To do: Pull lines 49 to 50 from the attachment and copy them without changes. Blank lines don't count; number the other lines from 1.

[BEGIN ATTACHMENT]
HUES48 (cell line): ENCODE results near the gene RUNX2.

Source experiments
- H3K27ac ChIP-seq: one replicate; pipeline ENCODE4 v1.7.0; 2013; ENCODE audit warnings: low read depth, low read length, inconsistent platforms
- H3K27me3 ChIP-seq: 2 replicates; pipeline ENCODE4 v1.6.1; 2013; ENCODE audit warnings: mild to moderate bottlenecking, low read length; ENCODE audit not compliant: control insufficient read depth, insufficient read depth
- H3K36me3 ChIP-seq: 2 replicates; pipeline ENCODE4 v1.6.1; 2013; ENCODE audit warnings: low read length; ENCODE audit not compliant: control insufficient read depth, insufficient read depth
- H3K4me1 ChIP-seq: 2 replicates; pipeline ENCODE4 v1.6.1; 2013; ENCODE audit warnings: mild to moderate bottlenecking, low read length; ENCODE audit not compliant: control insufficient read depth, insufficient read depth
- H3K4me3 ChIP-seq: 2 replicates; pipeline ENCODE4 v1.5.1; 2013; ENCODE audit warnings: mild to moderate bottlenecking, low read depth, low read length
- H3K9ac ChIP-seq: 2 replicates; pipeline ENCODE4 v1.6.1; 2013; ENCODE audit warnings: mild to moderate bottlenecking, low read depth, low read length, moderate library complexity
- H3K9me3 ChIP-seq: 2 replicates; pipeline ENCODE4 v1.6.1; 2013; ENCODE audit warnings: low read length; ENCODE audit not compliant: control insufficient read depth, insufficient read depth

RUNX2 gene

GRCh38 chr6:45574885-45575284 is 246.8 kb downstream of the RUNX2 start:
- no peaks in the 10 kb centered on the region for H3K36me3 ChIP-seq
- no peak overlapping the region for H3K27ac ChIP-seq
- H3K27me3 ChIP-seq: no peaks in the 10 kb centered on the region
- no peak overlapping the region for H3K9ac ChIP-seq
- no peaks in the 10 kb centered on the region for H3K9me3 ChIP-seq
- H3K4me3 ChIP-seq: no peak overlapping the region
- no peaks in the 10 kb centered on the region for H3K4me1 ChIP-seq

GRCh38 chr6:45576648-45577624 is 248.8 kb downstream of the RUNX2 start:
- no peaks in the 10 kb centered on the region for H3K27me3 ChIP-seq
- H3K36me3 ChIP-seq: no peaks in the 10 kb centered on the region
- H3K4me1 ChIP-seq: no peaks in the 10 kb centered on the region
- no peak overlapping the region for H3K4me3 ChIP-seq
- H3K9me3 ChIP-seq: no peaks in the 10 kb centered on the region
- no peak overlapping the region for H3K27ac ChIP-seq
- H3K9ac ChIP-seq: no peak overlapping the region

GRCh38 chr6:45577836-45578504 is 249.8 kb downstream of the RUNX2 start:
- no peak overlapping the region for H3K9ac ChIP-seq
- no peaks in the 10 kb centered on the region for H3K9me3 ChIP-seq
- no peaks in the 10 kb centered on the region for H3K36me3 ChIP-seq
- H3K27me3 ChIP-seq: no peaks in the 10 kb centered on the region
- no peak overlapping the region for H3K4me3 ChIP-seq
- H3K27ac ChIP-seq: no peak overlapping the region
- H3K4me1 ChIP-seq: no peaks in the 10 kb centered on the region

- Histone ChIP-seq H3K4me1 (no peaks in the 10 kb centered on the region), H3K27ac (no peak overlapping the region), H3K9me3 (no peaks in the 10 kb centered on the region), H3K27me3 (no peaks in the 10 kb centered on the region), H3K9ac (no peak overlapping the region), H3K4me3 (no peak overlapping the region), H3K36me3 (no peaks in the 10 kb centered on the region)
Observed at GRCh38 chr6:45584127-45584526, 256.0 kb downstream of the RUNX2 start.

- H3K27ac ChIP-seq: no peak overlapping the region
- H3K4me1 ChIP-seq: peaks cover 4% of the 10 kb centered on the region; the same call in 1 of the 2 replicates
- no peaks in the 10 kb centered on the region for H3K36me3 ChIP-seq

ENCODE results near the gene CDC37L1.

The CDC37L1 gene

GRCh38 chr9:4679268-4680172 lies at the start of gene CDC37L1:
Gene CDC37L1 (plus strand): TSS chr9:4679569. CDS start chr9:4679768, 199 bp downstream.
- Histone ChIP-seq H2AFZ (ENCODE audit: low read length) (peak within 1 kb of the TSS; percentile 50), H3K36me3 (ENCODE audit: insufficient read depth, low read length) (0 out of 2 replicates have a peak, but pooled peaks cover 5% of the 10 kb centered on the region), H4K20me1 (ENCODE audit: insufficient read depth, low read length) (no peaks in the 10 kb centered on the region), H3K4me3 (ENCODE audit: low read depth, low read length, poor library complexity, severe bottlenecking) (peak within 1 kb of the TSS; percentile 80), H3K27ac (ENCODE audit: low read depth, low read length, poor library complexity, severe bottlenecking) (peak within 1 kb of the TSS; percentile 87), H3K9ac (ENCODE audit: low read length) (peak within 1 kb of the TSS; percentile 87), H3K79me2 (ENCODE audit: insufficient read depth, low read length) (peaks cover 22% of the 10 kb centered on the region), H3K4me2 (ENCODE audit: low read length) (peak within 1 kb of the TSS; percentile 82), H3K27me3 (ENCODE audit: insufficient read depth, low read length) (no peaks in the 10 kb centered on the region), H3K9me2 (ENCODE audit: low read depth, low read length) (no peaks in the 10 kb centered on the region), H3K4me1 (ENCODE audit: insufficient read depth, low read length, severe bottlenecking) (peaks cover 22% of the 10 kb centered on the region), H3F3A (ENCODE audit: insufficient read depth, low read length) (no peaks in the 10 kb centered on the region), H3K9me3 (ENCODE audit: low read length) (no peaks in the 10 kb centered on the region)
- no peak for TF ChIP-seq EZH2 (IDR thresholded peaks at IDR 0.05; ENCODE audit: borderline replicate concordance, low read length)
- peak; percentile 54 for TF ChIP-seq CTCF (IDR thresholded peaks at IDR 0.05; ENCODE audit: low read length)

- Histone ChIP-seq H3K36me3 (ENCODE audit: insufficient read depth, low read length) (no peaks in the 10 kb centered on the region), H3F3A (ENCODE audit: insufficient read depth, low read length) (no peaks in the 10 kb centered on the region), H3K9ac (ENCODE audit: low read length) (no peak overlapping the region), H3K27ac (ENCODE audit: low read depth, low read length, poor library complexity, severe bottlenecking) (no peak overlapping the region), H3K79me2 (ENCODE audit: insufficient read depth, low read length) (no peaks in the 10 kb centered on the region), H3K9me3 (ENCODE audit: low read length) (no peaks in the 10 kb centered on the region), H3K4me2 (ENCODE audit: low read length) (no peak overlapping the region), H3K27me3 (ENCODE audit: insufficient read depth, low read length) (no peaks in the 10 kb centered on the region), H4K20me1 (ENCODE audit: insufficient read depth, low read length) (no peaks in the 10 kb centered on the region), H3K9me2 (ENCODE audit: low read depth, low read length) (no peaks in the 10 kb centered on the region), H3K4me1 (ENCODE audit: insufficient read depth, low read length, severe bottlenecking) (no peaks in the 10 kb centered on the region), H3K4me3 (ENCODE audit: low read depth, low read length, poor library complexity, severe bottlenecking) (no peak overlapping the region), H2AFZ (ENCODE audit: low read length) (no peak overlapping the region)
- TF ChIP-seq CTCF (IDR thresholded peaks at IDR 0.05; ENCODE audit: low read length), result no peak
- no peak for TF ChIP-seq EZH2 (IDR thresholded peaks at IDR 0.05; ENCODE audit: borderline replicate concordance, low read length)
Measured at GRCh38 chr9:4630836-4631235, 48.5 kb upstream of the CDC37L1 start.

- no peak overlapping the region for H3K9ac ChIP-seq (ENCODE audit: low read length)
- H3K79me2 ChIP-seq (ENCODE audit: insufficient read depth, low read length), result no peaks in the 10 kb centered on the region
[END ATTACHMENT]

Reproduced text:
- no peak for TF ChIP-seq EZH2 (IDR thresholded peaks at IDR 0.05; ENCODE audit: borderline replicate concordance, low read length)
Measured at GRCh38 chr9:4630836-4631235, 48.5 kb upstream of the CDC37L1 start.